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PURE wants me to reach a successful agreement so that there are not any delays or stumbling blocks to the opening of the amusement park. However, while our interests are closely aligned, it would be erroneous to assume that our interests are identical. PURE is highly interested in receiving a tax rate below 1.5% and in minimizing the amounts of its voluntary payments to the towns. However, PURE has authorized me to enter into an agreement with a 1.5% tax rate and to make certain voluntary payments based upon the taxing amount. This means that I might be pressure to give the towns more than they are actually going to demand in order to reach an agreement for the company. I would still be seen as a successful negotiator, as long as I was able to help negotiate an agreement that might block development of the park, but PURE might face substantial financial losses.
The reality is that, as an agent for PURE, my duty is to ensure that I am always looking out for PURE's best interests. However, as a negotiator working with human beings with valid concerns, I have to keep in mind that the financial bottom line is not always the best bottom line and that focusing solely on finances could be detrimental to PURE's long-term interests in the area. I also need to keep in mind that it is possible that my principal needs additional information before committing to a decision. While this answer may be unpopular with the board, it is important to realize that negotiations can and should be places where the parties come together and develop creative solutions to problems. I cannot possibly anticipate all of the possible solutions that the towns might propose, and neither can the board members of PURE. Internal negotiations can stifle external negotiations. Therefore, I feel like I must remind the board that "no matter how creative and flexible the internal process may be, it is likely to result in instructions that unduly tie the hands of a negotiator acting on behalf of an institution" (Fisher, 1990).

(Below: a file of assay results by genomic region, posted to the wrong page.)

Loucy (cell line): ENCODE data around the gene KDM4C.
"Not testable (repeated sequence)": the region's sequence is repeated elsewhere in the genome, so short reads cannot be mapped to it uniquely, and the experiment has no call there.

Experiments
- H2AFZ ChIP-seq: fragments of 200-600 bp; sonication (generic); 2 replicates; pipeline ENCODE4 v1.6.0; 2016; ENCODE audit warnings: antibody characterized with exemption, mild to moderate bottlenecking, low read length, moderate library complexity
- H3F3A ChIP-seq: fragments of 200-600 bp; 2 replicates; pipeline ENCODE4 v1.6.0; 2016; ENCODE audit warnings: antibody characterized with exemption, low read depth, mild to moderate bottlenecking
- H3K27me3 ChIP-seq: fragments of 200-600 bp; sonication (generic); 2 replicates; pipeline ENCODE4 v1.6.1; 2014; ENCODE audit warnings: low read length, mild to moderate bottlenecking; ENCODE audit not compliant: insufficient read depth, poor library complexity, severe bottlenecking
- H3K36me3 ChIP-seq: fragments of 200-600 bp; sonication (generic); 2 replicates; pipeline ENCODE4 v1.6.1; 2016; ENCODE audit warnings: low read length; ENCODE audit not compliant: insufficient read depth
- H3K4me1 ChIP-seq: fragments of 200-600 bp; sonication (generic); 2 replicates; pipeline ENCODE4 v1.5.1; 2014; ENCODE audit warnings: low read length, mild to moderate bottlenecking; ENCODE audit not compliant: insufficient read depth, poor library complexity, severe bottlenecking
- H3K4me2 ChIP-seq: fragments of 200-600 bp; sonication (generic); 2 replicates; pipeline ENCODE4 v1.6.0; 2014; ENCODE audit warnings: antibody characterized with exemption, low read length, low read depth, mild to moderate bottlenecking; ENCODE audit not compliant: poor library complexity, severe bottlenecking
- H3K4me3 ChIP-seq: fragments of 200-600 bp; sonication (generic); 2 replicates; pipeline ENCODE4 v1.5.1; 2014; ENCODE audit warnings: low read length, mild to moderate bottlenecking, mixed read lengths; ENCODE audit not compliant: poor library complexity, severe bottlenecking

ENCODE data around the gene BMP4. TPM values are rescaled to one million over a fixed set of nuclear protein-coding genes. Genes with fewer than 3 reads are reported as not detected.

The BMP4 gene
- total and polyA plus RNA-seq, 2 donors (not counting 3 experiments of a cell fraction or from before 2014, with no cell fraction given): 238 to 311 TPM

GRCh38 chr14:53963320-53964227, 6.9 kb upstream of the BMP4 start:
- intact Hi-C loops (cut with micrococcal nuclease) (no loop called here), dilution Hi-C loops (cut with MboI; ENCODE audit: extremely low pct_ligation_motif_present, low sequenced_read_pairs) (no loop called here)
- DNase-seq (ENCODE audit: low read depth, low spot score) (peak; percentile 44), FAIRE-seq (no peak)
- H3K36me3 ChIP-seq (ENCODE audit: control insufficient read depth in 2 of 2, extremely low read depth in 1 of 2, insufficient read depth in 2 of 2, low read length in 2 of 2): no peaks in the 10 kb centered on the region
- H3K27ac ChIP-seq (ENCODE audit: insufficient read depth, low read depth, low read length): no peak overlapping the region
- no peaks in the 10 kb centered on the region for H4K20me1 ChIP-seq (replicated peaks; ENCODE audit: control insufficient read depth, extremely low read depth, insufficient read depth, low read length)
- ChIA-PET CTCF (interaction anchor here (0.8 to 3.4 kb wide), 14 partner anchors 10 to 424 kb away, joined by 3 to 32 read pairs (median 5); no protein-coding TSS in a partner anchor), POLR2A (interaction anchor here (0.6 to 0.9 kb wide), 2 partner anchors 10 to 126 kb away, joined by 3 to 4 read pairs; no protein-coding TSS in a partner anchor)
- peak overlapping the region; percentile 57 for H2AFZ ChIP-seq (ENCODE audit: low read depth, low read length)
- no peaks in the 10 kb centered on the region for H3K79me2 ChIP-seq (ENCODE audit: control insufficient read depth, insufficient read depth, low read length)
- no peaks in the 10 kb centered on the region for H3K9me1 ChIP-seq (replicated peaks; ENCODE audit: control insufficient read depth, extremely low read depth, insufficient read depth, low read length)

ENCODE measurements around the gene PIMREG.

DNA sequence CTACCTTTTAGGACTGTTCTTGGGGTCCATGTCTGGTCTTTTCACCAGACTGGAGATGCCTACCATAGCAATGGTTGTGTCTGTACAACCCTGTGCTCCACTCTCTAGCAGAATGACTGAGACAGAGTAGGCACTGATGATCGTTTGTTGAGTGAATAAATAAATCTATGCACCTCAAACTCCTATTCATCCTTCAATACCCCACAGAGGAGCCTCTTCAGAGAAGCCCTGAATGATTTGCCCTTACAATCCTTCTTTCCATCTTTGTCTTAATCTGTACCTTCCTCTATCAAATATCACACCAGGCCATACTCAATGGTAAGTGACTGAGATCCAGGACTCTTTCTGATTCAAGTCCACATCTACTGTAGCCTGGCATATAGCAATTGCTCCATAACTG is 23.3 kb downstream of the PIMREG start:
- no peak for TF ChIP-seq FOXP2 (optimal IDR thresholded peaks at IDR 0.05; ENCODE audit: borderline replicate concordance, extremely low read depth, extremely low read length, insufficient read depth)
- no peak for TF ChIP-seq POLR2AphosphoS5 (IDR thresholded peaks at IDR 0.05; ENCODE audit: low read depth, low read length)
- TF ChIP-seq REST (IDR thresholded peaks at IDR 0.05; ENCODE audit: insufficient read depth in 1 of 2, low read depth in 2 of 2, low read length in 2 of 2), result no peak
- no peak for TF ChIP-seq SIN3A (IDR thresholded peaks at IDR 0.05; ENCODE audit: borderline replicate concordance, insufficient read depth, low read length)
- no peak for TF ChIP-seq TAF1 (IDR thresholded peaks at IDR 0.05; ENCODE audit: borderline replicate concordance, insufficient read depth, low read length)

In order to ensure that I represent PURE's interests, I am going to focus on things other than getting a commitment from the towns. That does not mean that I will agree to something outside of my authority. However, it does mean that I am going to look at the interests of all the parties, the legitimacy of any proposed agreement, the relationship between the parties, the BATNAs for each party, the options for each party, the commitment for each party, and the communications between the parties (Fisher, 1990). If I do not focus on things other than getting the commitment, it is possible that I might actually agree to something detrimental to PURE's interests. Therefore, if one of the towns has a proposal that seems as if it will be beneficial to PURE, but is contingent upon something outside of my authorization, then I am not going to reject that solution out-of-hand. If the creative proposal really seems that it might be in PURE's best interests, then I will be honest with the other parties, tell them that element is outside of what I am authorized to negotiate, but that I think it would be of interest to PURE and would like the opportunity to bring it to the company. I understand that this might greatly compromise my future with PURE, but, as an agent, my duty is to PURE, not to my own future. Furthermore, if I am able to spot an opportunity and provide a greater benefit to the company, that is only going to add value to my reputation as a negotiator.
3. A long serving board member is a little concerned about your style of influence and she wants to know how you will manage this in a potentially difficult negotiation. Most people have an inherent style of negotiating. Please go back to the Kilmann profile you developed in class and provide how you can use this profile to your advantage in this negotiation. (Please avoid general description of each negotiation style as that is not the question)
There are strengths and weaknesses to each negotiation style, depending on the goal of the negotiation. Many people think that a competing negotiation style is necessary, because the assumed goal of the negotiation is that the negotiator wants to win the negotiation at all costs. I may be incorrect, but I think that is probably the board member's concern, since I do not score highly in competing. In fact, with a competing score of 2, that is my lowest negotiation area. Moreover, I am relatively high in both avoiding and accommodating, with 5s in both areas, so I can see some concern that I would acquiesce on important issues in order to reach a consensus with the towns. However, my highest scoring areas are collaborating, where I score a 10, and compromise, where I score an 8. Fortunately, those are the two areas that will be needed the most for this negotiation.